So you know that unlikely event that crops up in popular crime fiction where somebody is committing crimes for an altruistic reason? Tends to kill my enthusiasm for a caper book/film/whatever – when the writer tries to have his cake and eat it too, by trying to give you a “likeable” character doing dirty deeds. The cake tends to taste like poo and smell ‘bout like it too.
In Fifteen Digits, the new one from Nick Santora, Rich Mauro has a new job at a fancy-pants law firm… in the mailroom. He’s a hardworking kid taking the first steps toward a career as one of the associates at the firm, with the job and going to law-school at night. But he’s beginning to notice the stubborn substance of the whole upstairs/downstairs thing at work, with his potential in-laws and pretty much everywhere else in the world.
His problem is that now his evil future in-laws are becoming pro-active about getting him out of the picture, and as much as he loves and trusts his girl, Rich is convinced that they’ll grind her down before he can afford to keep her in the fashion to which she’s grown accustomed. So when an upstairs petty-tyrant approaches Rich with a can’t-fail, no-one-gets-hurt scheme to make some serious scratch, Rich eventually, reluctantly and very carefully jumps at it. Thing is, he knows that they’re going to need the cooperation of the whole mail room and the guys he works with seem like pretty stand-up, law-abiders.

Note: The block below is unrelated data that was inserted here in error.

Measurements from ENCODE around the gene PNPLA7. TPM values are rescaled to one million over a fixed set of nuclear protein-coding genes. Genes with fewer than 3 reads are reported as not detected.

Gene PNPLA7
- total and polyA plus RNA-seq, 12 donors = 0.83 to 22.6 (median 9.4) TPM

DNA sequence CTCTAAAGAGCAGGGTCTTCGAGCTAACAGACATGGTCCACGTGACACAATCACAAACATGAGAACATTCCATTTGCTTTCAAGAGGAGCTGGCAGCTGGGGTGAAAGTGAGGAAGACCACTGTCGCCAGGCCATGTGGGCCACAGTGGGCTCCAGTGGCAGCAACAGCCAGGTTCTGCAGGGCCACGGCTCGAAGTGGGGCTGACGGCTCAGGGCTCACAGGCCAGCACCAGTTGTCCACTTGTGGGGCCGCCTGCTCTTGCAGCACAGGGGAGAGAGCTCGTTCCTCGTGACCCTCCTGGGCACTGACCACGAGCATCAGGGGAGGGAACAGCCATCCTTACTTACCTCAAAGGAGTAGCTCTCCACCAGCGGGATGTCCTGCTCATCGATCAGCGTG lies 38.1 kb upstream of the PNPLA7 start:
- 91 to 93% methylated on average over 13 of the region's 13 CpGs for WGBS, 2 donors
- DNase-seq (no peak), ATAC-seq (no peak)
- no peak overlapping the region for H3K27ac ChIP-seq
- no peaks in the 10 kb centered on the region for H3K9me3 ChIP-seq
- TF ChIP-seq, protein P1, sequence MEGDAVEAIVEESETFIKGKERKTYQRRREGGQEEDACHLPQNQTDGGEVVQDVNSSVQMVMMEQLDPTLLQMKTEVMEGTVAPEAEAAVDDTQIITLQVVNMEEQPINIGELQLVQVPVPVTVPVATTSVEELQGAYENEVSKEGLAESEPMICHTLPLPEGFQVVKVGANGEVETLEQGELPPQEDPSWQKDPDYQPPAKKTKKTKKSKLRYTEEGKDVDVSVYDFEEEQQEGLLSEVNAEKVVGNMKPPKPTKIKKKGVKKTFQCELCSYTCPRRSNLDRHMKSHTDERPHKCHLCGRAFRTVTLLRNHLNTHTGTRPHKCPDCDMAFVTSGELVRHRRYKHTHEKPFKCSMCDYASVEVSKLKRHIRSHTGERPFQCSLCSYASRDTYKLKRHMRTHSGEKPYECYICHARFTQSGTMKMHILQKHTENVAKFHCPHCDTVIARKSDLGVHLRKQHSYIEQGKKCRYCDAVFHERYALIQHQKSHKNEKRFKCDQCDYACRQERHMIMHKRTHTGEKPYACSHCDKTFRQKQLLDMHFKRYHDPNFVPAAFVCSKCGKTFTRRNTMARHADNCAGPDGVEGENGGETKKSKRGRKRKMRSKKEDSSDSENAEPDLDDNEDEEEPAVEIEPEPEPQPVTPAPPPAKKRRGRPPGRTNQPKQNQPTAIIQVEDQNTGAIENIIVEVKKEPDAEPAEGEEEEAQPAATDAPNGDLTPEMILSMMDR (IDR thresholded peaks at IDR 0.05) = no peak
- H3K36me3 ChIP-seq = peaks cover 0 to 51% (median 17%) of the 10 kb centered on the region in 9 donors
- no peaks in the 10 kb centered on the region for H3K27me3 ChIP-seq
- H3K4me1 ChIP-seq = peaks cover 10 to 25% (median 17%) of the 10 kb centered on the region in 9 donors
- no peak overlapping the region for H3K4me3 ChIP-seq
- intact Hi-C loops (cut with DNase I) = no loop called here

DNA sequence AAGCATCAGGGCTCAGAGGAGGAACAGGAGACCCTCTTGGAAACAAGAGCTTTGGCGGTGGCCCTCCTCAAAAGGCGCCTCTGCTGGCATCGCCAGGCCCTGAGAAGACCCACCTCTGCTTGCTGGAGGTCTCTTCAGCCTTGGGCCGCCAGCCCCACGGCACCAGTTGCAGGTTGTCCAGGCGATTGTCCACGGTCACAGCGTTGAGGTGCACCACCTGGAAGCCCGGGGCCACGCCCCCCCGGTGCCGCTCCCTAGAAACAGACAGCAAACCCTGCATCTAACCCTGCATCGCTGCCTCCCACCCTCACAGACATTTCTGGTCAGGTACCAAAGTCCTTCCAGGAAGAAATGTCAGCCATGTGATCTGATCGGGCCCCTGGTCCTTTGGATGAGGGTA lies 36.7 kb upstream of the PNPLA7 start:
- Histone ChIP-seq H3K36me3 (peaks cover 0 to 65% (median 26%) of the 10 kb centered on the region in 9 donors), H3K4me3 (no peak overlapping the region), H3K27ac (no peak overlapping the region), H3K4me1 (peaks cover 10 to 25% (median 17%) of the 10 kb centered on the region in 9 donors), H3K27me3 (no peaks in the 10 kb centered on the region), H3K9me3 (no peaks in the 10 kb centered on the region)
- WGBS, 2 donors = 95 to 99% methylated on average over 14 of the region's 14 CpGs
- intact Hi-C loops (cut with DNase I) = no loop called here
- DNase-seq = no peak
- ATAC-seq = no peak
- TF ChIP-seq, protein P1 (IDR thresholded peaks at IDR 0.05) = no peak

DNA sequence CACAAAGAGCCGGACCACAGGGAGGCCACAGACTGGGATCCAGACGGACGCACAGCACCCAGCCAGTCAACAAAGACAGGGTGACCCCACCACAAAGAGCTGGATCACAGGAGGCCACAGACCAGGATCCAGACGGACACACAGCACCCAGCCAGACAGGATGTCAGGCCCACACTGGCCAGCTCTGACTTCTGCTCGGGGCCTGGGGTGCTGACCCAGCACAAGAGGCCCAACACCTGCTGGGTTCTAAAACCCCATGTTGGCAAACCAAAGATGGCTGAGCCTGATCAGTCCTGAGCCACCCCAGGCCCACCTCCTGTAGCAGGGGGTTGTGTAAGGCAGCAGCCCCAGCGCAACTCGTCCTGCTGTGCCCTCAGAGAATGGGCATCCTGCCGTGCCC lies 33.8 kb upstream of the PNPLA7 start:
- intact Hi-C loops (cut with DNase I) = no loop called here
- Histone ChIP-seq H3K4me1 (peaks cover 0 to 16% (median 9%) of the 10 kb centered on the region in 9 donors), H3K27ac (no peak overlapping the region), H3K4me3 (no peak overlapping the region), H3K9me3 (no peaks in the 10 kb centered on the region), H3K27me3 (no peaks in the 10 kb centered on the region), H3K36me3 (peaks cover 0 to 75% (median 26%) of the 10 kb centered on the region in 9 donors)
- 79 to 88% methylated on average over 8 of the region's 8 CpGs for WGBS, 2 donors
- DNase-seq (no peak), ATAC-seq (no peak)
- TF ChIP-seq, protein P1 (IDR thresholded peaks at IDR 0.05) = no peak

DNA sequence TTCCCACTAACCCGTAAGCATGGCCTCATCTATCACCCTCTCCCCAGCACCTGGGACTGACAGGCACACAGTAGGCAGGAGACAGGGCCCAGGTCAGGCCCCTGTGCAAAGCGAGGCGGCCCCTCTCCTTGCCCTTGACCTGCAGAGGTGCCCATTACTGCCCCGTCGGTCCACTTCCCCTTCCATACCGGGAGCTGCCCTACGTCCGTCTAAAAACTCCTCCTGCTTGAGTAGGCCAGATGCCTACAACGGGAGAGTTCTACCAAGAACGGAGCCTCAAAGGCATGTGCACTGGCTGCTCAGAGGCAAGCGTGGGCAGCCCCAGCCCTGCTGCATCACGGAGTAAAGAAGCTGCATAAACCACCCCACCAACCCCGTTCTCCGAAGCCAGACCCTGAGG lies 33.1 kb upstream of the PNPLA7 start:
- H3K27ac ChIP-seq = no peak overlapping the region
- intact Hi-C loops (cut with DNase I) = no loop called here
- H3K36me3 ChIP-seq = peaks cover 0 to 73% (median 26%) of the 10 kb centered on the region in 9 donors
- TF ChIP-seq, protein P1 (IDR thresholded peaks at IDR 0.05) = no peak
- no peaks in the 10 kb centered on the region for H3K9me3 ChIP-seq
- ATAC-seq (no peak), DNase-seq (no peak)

His coworkers are literally the best people in the world, but they’re never-the-less down for a little white collar crime – after all – there’s a lot of money to be made. But what do they want to do with their shares of it? Give it away of course. To atone for previous sins, to rescue helpless children, to support a poor community church. That’s why these guys steal. And it reminded me of this line from my interview with Gary Phillips “What self-respecting thief would return the money?” (Incidentally, Gary’s new anthology Scoundrels deals with “Financial Crime” – make a good companion piece to Fifteen Digits)
How did this ruthless law firm end up with the four most selfless people in all of New York City working in their basement? Really, what are the odds? I dunno. Might as well ask how the correctional facility in Prison Break ended up with the five sweetest hardened criminals in the same cell block (reformed, innocent, framed, genius). Oh wait, Santora wrote for that show too… which might explain a thing or two. (Hey, I’m not picking on Prison Break – it was preternaturally silly, but totally enjoyable.)
The success of Fifteen Digits’ high-wire act is due not to graceful precision, but rather the hard mathematics of counterbalance. For every eye-rolling moment of gosh-darn, good-samaritanism indulged in, there exists an eye-gouging act of brutality or depravity. Yeah, it just went there. For as fantasy-land as the characters’ motivations may be, the consequences for their good-hearted bad-behavior are appropriately nasty and weighty.
And hey, I applaud that.
Jedidiah Ayres writes fiction and keeps the blog Hardboiled Wonderland.
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